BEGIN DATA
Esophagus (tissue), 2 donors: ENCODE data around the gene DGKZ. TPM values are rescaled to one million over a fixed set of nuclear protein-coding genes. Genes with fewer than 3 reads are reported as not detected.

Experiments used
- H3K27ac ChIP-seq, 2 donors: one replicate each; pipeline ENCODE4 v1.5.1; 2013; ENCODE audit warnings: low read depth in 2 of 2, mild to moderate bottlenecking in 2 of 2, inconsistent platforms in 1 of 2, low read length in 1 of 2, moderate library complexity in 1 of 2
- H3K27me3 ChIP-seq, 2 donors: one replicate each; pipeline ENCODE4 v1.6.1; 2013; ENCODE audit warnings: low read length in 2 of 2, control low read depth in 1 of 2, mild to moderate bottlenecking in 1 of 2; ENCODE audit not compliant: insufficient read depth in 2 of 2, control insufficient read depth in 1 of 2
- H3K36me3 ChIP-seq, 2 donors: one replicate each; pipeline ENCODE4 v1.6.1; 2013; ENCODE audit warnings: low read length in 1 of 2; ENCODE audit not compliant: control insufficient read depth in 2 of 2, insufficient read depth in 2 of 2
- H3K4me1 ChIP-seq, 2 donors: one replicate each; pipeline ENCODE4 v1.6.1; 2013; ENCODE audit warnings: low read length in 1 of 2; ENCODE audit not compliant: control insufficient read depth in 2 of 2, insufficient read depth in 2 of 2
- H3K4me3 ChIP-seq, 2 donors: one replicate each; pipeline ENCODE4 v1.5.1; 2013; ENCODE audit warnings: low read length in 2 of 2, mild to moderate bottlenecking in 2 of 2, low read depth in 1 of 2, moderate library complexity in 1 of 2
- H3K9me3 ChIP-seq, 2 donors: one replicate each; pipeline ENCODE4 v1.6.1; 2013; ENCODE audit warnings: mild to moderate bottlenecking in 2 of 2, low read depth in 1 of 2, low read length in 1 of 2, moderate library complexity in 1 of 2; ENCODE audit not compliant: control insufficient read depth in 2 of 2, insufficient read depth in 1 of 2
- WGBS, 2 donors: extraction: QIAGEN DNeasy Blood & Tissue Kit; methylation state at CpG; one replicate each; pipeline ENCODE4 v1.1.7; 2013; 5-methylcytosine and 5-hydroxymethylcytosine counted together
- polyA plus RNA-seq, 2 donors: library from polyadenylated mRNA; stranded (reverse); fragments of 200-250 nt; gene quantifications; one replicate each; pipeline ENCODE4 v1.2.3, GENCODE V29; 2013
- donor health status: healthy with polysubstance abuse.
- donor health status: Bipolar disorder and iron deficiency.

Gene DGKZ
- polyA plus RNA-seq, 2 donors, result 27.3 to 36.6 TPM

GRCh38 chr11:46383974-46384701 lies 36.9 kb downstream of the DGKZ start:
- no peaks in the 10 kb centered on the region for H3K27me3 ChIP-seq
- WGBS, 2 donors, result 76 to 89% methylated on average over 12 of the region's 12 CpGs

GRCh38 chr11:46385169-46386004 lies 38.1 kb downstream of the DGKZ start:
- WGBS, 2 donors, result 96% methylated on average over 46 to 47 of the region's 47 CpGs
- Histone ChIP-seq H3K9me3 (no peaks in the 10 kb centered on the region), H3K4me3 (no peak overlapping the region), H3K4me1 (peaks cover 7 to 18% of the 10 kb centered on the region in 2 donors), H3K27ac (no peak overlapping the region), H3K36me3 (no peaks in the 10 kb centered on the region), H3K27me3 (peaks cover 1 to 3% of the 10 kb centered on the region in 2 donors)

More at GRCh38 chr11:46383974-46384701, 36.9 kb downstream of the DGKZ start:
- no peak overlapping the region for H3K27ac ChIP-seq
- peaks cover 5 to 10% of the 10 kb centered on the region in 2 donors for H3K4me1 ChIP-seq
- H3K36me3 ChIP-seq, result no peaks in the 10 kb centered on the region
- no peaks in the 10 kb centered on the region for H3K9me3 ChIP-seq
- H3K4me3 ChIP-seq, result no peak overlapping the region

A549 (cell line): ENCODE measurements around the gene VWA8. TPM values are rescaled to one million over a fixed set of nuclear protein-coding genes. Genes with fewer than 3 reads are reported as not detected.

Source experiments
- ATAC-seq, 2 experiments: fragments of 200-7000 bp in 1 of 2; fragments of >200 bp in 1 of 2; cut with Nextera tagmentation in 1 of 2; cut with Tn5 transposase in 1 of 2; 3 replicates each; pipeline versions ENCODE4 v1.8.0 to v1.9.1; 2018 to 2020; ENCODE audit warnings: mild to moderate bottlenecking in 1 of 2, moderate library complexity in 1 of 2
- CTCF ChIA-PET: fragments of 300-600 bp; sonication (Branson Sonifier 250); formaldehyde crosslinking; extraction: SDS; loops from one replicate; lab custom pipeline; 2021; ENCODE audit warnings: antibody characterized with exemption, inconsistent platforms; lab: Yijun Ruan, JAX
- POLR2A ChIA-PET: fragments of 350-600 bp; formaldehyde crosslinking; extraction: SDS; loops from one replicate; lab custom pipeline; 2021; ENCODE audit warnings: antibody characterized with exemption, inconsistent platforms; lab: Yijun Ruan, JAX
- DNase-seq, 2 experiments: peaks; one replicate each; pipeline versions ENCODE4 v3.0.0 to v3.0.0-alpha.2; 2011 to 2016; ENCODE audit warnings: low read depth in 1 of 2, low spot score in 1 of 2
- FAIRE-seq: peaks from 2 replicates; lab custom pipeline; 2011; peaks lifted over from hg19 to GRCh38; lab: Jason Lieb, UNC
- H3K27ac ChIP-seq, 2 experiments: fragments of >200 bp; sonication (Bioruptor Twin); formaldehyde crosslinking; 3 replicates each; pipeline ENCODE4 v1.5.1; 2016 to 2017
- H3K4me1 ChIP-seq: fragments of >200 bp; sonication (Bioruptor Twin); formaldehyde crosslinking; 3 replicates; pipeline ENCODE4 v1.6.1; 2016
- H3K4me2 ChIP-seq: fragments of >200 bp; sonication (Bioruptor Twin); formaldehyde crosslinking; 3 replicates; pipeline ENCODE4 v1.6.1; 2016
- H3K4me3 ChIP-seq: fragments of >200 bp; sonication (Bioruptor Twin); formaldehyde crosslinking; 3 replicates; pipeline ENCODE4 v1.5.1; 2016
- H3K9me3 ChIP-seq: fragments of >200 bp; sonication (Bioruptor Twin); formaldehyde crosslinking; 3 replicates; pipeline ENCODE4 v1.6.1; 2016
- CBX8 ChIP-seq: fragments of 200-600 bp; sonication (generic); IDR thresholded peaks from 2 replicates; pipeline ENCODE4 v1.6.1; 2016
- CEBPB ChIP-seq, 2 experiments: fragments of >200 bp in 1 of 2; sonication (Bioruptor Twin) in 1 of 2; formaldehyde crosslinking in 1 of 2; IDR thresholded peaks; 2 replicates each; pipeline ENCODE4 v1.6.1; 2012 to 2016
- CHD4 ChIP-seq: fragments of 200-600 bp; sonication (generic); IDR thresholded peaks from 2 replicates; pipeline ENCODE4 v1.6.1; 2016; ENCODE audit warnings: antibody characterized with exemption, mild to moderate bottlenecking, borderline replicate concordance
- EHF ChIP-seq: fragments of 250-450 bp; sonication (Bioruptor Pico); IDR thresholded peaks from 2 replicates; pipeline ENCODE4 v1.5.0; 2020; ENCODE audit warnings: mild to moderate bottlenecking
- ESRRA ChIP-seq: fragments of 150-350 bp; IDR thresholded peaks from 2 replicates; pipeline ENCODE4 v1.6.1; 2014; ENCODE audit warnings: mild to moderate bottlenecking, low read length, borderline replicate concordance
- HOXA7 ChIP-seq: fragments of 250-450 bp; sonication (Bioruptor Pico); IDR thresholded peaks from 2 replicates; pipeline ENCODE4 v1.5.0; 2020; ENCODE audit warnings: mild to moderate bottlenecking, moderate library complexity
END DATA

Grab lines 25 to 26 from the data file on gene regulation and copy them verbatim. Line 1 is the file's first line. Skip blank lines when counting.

- no peaks in the 10 kb centered on the region for H3K9me3 ChIP-seq
- H3K4me3 ChIP-seq, result no peak overlapping the region